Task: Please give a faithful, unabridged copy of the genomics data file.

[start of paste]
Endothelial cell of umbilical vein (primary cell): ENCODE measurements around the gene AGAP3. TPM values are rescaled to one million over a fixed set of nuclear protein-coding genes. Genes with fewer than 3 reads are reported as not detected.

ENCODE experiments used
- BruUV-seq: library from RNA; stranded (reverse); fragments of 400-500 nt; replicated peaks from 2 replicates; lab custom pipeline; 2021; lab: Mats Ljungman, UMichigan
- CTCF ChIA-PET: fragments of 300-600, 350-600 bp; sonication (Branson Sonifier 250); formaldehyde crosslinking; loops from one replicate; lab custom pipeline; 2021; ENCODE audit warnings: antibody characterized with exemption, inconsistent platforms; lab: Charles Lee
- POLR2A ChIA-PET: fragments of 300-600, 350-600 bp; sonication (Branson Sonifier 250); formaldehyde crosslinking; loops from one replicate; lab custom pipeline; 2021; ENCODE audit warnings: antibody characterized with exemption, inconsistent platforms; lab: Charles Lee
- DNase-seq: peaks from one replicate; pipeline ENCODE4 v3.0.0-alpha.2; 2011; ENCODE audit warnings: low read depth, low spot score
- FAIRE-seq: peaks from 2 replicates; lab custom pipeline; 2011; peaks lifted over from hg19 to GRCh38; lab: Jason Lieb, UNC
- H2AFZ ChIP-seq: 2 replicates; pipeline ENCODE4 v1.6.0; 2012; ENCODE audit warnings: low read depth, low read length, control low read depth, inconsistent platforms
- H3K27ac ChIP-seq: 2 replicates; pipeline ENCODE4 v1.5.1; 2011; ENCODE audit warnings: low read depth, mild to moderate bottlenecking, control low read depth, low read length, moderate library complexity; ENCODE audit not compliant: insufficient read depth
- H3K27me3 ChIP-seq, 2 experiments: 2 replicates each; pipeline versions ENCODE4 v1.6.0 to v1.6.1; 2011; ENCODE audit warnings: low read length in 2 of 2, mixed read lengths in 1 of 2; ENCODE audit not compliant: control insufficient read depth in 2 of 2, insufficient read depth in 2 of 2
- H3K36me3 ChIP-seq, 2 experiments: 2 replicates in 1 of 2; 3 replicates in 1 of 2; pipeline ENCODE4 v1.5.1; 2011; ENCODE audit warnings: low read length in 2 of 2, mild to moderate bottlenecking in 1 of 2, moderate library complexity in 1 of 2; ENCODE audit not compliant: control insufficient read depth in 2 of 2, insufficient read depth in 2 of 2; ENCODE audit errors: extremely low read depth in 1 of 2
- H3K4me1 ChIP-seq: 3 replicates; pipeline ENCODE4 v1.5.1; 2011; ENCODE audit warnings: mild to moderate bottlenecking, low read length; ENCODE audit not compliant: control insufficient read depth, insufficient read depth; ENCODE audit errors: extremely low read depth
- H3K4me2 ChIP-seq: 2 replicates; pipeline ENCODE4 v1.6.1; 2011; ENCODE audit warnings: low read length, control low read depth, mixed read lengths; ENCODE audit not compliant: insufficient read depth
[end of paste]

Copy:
Endothelial cell of umbilical vein (primary cell): ENCODE measurements around the gene AGAP3. TPM values are rescaled to one million over a fixed set of nuclear protein-coding genes. Genes with fewer than 3 reads are reported as not detected.

ENCODE experiments used
- BruUV-seq: library from RNA; stranded (reverse); fragments of 400-500 nt; replicated peaks from 2 replicates; lab custom pipeline; 2021; lab: Mats Ljungman, UMichigan
- CTCF ChIA-PET: fragments of 300-600, 350-600 bp; sonication (Branson Sonifier 250); formaldehyde crosslinking; loops from one replicate; lab custom pipeline; 2021; ENCODE audit warnings: antibody characterized with exemption, inconsistent platforms; lab: Charles Lee
- POLR2A ChIA-PET: fragments of 300-600, 350-600 bp; sonication (Branson Sonifier 250); formaldehyde crosslinking; loops from one replicate; lab custom pipeline; 2021; ENCODE audit warnings: antibody characterized with exemption, inconsistent platforms; lab: Charles Lee
- DNase-seq: peaks from one replicate; pipeline ENCODE4 v3.0.0-alpha.2; 2011; ENCODE audit warnings: low read depth, low spot score
- FAIRE-seq: peaks from 2 replicates; lab custom pipeline; 2011; peaks lifted over from hg19 to GRCh38; lab: Jason Lieb, UNC
- H2AFZ ChIP-seq: 2 replicates; pipeline ENCODE4 v1.6.0; 2012; ENCODE audit warnings: low read depth, low read length, control low read depth, inconsistent platforms
- H3K27ac ChIP-seq: 2 replicates; pipeline ENCODE4 v1.5.1; 2011; ENCODE audit warnings: low read depth, mild to moderate bottlenecking, control low read depth, low read length, moderate library complexity; ENCODE audit not compliant: insufficient read depth
- H3K27me3 ChIP-seq, 2 experiments: 2 replicates each; pipeline versions ENCODE4 v1.6.0 to v1.6.1; 2011; ENCODE audit warnings: low read length in 2 of 2, mixed read lengths in 1 of 2; ENCODE audit not compliant: control insufficient read depth in 2 of 2, insufficient read depth in 2 of 2
- H3K36me3 ChIP-seq, 2 experiments: 2 replicates in 1 of 2; 3 replicates in 1 of 2; pipeline ENCODE4 v1.5.1; 2011; ENCODE audit warnings: low read length in 2 of 2, mild to moderate bottlenecking in 1 of 2, moderate library complexity in 1 of 2; ENCODE audit not compliant: control insufficient read depth in 2 of 2, insufficient read depth in 2 of 2; ENCODE audit errors: extremely low read depth in 1 of 2
- H3K4me1 ChIP-seq: 3 replicates; pipeline ENCODE4 v1.5.1; 2011; ENCODE audit warnings: mild to moderate bottlenecking, low read length; ENCODE audit not compliant: control insufficient read depth, insufficient read depth; ENCODE audit errors: extremely low read depth
- H3K4me2 ChIP-seq: 2 replicates; pipeline ENCODE4 v1.6.1; 2011; ENCODE audit warnings: low read length, control low read depth, mixed read lengths; ENCODE audit not compliant: insufficient read depth